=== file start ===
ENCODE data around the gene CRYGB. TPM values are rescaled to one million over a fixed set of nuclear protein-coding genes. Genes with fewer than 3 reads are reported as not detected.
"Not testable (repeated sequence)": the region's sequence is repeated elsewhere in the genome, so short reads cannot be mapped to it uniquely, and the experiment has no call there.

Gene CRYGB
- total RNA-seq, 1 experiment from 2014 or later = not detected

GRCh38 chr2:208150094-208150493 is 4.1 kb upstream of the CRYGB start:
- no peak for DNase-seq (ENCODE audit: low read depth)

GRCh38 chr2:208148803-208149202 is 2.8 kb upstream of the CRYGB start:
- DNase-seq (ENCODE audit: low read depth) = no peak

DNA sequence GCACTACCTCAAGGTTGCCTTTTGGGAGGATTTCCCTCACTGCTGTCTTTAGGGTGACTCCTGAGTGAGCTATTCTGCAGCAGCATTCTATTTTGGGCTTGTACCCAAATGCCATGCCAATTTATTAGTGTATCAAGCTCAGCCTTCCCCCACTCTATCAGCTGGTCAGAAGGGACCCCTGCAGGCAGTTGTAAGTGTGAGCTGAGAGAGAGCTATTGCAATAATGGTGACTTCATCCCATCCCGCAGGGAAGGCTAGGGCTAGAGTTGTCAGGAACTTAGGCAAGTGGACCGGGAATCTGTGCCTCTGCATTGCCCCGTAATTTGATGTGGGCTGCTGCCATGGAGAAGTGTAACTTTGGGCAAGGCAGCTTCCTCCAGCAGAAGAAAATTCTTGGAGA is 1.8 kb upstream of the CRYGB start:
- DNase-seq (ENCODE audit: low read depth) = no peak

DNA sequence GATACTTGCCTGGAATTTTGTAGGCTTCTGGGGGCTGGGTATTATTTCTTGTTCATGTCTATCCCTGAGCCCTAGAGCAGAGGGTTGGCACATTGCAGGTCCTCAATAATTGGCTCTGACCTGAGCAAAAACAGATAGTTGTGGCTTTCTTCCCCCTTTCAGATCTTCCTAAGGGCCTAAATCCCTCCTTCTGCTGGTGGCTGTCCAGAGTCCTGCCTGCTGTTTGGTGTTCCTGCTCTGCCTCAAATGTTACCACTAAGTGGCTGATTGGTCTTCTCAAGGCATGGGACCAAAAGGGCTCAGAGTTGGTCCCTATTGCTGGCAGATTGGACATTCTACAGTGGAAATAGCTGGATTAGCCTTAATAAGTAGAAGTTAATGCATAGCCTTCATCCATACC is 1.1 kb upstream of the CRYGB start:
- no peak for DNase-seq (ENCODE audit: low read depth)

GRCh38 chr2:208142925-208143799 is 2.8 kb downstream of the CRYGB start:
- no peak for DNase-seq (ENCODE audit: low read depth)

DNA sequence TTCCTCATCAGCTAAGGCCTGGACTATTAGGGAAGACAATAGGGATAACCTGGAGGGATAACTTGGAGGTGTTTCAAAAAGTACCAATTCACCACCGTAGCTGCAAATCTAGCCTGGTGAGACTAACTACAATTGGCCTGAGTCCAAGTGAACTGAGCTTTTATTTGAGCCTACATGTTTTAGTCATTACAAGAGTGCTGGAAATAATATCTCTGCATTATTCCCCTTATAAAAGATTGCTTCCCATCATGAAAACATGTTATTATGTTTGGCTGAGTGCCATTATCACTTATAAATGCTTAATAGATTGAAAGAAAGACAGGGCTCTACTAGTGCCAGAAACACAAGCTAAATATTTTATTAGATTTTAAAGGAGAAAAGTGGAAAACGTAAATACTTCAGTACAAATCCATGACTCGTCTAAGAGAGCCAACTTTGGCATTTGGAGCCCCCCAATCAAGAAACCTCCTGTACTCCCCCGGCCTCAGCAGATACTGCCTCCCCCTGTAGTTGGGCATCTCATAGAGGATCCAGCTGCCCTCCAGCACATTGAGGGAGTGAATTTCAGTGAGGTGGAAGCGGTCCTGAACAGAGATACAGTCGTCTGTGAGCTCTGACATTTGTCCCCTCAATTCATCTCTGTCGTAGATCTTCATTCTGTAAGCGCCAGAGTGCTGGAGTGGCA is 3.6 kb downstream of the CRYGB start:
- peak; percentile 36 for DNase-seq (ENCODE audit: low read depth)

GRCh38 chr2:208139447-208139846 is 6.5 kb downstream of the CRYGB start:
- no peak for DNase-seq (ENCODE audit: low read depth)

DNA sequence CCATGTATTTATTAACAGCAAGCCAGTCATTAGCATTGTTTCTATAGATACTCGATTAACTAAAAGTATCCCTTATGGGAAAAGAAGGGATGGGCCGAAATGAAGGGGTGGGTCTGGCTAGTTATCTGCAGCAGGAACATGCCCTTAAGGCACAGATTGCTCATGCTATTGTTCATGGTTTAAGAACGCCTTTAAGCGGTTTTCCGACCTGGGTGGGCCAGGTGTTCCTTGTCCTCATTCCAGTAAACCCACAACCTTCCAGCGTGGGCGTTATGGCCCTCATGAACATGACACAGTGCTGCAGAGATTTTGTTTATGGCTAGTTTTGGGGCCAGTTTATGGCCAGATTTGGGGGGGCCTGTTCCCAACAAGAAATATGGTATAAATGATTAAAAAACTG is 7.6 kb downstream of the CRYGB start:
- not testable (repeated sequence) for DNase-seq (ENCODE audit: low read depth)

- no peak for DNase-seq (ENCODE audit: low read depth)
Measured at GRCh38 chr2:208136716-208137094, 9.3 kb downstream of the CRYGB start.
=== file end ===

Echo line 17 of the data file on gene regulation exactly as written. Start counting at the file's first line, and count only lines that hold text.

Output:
GRCh38 chr2:208139447-208139846 is 6.5 kb downstream of the CRYGB start: